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The Fifth Element
A lot or a little?
The parents' guide to what's in this movie.
What parents need to know
Parents need to know that The Fifth Element moves from one action sequence to another in quick succession In all cases, the comic book violence is loud, magnified, and very much in your face. There are explosions, gunfights, creepy mutant aliens, mustache-twirling villains, bodies dropping on all sides, futuristic car chases, and battles to the death. Assorted lethal villains carry powerful, multi-purpose weapons and use them indiscriminately, spraying gunfire in crowded places and blowing up entire planets and spaceships. The female hero is seen numerous times in a partially nude state, including once wearing only carefully-placed tape. In general, the sexuality is played for laughs: one scene implies that a couple is engaged in oral sex, but it's shot from the shoulders up; in other sequences women wear very revealing outfits. A bit of language ("s--t" and "ass"), smoking, and drinking.
- Parents say
- Kids say
What's the story?
It's several centuries in the future and the forces of evil search for "THE FIFTH ELEMENT," which when united with water, wind, Earth, and fire, will enable them to destroy all living things. Only the unwavering efforts of a sardonic cab driver (Bruce Willis), an enlightened priest (Ian Holm), and a valiant female super-being from an uncorruptible distant world (Milla Jovovich) can save civilization. In their quest, the three must elude capture by the authorities on their own pleasure-seeking, celebrity-obsessed home planet, as well as battle nefarious villains of all species, shapes and sizes, including the bloodthirsty Zorg (Gary Oldman, who has created an criminal even more outrageous than his usual).
Is it any good?
Simplicity is not one of the virtues of this fantastical effort by French director Luc Besson to come up with a most American comic book adventure. His goal, along with the writers and production artists, is to provide a nonstop actioner with magic in its design, larger-than-life heroes and villains, and great comic set pieces that playfully make fun of this century's excesses.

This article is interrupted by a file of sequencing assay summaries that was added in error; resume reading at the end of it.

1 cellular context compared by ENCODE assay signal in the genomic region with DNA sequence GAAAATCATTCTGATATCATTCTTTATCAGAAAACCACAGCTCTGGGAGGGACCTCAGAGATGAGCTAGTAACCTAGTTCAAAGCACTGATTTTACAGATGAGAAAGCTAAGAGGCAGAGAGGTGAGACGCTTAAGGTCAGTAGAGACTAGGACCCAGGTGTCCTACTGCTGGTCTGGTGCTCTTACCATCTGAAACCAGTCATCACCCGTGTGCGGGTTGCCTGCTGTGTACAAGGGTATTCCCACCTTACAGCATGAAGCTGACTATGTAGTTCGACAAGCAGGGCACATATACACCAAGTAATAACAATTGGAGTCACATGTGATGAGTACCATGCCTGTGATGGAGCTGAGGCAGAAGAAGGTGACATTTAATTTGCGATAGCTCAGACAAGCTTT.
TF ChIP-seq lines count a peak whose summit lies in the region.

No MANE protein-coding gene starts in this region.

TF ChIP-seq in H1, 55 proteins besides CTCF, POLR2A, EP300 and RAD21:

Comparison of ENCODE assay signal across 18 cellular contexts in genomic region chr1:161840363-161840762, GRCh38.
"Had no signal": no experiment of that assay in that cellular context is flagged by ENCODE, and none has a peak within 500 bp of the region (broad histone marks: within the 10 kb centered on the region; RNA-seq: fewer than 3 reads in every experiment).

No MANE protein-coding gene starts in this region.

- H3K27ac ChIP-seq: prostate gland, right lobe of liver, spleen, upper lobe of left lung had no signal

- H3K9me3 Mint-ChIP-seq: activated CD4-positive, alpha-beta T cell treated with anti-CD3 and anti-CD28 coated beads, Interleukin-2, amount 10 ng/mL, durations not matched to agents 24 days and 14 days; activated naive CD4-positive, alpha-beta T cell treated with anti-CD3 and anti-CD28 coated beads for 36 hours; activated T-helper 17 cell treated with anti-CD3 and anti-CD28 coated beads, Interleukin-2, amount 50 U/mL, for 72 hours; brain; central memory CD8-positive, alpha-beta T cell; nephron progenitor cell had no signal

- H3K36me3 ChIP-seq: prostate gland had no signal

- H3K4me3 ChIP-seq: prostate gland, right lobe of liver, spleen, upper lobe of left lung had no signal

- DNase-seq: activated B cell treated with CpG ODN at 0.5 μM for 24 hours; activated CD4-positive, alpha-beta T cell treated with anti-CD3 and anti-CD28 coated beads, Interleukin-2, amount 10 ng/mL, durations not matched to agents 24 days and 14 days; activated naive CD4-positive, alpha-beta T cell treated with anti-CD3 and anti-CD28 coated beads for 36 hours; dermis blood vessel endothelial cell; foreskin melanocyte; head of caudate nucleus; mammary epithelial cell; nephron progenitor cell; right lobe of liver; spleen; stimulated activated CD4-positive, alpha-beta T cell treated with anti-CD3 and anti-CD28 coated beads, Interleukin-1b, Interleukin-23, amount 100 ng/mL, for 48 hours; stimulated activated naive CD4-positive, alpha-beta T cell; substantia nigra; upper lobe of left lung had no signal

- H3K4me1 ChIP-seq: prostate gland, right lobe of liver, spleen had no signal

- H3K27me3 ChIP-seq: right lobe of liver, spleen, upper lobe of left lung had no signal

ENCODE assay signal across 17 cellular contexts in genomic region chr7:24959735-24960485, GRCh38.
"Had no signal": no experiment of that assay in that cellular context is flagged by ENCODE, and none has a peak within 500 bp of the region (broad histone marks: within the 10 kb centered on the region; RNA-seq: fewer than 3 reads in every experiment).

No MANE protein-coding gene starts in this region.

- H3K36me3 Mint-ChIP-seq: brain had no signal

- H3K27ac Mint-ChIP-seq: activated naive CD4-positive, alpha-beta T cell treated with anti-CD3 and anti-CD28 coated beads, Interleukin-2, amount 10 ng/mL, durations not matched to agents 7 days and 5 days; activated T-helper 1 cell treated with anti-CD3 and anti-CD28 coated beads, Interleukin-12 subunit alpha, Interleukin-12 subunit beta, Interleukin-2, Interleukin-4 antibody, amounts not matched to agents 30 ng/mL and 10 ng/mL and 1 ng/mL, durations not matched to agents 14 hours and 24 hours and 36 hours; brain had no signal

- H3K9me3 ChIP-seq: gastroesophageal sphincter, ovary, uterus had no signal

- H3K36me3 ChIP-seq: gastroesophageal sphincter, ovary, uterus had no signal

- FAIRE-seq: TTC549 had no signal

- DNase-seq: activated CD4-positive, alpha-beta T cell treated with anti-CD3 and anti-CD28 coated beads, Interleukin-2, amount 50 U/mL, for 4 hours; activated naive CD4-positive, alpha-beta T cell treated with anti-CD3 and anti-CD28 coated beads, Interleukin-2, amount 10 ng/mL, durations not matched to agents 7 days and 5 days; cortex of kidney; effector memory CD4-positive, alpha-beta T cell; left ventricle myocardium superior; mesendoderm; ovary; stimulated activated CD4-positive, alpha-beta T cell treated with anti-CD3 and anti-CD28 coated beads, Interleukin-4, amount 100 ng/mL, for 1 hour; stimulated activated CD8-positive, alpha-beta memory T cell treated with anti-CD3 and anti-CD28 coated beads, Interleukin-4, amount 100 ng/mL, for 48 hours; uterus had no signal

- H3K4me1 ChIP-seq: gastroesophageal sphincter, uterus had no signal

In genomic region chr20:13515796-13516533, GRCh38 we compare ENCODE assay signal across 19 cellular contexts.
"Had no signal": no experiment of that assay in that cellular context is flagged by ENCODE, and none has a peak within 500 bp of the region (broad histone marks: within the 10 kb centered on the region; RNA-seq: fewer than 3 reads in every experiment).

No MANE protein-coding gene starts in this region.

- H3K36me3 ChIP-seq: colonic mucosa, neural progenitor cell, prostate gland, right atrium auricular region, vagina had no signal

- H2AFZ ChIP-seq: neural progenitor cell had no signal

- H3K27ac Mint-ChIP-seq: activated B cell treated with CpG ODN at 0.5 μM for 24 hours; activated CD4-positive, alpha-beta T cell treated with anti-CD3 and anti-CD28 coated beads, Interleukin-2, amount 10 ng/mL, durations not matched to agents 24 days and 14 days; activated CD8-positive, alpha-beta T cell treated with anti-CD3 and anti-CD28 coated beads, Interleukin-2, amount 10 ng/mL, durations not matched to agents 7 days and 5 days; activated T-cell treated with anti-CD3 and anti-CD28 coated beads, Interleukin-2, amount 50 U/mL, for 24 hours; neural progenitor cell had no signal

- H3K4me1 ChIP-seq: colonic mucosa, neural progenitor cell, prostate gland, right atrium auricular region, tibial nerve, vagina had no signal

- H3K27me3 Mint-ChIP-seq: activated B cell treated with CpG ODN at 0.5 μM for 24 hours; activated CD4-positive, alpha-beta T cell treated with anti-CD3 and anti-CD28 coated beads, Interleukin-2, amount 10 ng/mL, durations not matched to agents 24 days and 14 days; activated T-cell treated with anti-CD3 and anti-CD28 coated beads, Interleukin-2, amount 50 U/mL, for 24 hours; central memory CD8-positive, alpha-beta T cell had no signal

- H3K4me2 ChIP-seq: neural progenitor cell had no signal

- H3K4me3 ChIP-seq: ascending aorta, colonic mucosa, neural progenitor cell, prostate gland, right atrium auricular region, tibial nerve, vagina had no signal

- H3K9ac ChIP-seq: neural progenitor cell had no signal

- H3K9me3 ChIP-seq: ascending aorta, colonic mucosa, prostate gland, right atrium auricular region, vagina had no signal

The story in The Fifth Element isn't easy to follow, but it doesn't really matter because the audience is never in one place long enough to stop and ponder it. Characters check in and out regularly, getting increasingly more bizarre. These include Chris Tucker as a hyperbolic radio icon in drag (who makes absolutely no sense in relation to the rest of the plot) and the "Diva Plavalaguna," a mutant alien opera singer who bleeds blue and carries a very big plot hole along with her very big voice. Still Besson has succeeded in creating a fast-paced, clever, even romantic adventure with battles that should satisfy even the most ardent comic book fans.
Talk to your kids about ...
Families can talk about the nature of the violence in The Fifth Element. Is cartoon violence easier to accept than real violence? Are the larger-than-life characters, including space aliens, as scary as real villains? At what age do you think kids know the difference between real and make believe violence?
How was commercial activity and marketing portrayed in this movie? Do you think it's a realistic vision of the future? Is that something that bothers you or does it seem normal? What is the effect of being constantly marketed to?
The filmmakers presented their picture of life on earth in the future. What kind of world would you create if you were making a movie or writing a book? What would you want to save from today's civilization? What would you want to eliminate?
For kids who love sci-fi action
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Common Sense Media's unbiased ratings are created by expert reviewers and aren't influenced by the product's creators or by any of our funders, affiliates, or partners.